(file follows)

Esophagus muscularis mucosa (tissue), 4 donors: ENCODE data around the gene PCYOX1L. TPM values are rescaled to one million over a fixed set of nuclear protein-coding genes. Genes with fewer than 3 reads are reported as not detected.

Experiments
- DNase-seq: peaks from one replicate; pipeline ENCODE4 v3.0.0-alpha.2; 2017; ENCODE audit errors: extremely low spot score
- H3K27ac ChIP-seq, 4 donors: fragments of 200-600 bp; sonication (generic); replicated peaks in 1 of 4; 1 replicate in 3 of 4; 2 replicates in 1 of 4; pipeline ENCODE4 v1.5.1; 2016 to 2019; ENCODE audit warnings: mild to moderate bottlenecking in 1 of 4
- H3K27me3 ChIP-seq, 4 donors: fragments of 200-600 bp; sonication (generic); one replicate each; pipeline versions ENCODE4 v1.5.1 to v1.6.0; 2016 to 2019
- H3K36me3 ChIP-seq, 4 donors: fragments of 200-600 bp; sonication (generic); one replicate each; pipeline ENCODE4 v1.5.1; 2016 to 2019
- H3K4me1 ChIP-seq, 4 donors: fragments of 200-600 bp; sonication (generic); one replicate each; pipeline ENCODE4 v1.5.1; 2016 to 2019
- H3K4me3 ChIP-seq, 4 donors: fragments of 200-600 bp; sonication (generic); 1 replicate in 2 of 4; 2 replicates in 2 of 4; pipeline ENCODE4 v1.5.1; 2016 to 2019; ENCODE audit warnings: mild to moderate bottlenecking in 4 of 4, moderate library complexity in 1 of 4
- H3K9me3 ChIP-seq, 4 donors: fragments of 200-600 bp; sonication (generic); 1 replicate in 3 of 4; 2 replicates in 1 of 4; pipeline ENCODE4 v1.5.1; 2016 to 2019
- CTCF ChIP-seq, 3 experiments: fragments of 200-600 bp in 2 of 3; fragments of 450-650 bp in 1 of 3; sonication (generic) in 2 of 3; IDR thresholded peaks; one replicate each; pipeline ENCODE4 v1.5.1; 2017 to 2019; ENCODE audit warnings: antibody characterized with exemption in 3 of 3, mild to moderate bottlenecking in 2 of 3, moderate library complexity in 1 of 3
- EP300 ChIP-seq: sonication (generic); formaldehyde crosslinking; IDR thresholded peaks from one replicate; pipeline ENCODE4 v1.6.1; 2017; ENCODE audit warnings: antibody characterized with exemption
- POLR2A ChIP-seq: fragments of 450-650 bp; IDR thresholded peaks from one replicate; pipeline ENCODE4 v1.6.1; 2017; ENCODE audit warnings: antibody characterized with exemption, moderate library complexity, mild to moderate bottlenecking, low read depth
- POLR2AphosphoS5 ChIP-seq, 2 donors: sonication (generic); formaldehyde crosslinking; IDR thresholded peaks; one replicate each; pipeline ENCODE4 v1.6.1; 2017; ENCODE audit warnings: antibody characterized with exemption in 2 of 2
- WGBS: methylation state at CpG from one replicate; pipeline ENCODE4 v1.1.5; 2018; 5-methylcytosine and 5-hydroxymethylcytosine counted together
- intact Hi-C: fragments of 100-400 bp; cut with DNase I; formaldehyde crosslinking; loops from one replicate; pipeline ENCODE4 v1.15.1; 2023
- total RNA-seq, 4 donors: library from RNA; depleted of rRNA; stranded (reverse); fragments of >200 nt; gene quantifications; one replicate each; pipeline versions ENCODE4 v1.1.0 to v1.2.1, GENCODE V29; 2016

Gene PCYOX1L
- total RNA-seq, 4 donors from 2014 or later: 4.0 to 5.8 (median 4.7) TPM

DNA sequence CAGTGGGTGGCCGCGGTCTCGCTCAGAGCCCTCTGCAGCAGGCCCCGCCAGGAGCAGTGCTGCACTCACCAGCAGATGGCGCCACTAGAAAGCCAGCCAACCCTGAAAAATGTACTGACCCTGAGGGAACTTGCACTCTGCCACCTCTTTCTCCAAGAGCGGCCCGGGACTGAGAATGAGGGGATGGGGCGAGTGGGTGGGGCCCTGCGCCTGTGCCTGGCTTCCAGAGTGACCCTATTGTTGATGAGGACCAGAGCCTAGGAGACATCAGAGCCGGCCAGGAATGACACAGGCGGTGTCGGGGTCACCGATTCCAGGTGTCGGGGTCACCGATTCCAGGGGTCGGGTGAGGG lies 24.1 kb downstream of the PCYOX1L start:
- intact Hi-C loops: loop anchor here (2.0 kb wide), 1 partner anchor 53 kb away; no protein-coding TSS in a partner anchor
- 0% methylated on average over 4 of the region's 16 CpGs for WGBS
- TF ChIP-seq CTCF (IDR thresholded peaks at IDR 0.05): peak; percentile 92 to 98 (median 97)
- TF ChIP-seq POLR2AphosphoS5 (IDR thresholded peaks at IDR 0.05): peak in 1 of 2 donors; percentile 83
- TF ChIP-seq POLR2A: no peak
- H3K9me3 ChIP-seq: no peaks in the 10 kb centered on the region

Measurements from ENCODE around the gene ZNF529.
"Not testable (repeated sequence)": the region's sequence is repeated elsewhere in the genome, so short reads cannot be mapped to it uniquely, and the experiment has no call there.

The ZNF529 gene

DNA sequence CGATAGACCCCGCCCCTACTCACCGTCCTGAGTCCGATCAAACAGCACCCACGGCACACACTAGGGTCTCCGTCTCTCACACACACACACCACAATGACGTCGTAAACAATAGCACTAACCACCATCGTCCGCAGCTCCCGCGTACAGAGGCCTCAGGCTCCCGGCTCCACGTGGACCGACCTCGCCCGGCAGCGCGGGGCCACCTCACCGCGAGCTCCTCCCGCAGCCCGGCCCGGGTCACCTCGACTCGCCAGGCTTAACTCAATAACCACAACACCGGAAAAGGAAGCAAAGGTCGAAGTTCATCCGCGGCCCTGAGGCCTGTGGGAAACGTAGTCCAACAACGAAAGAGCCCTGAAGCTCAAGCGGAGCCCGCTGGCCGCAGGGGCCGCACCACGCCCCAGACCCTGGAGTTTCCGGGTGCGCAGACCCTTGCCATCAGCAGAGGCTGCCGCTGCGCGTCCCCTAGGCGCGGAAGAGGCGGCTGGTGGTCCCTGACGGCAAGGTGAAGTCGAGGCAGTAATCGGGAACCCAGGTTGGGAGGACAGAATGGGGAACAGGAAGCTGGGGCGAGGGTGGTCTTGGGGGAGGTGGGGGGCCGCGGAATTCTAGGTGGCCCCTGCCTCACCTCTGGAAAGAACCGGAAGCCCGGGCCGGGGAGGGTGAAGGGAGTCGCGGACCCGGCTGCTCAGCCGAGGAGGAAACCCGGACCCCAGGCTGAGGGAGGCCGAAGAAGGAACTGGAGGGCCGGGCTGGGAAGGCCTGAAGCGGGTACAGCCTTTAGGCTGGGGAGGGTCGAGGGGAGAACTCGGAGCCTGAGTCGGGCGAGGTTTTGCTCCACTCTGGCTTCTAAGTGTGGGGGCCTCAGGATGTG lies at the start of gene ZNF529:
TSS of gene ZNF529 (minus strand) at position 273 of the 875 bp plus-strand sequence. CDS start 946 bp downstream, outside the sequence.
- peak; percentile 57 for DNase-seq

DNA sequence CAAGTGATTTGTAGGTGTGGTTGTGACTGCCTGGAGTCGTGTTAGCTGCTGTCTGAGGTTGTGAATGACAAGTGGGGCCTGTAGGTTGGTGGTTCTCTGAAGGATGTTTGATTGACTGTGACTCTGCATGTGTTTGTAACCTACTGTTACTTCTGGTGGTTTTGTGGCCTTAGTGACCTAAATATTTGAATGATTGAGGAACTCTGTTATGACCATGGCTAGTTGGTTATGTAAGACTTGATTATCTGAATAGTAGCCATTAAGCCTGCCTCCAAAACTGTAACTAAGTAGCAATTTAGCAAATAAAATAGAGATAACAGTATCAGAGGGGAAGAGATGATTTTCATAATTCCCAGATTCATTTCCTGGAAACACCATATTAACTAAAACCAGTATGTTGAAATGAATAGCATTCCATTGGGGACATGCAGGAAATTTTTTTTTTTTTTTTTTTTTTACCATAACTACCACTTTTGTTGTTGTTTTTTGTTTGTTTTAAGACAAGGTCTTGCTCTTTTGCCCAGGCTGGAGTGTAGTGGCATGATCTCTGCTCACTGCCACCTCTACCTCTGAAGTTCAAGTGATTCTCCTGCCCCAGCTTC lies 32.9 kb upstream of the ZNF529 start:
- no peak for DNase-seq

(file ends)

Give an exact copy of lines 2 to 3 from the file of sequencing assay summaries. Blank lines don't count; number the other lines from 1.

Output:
Experiments
- DNase-seq: peaks from one replicate; pipeline ENCODE4 v3.0.0-alpha.2; 2017; ENCODE audit errors: extremely low spot score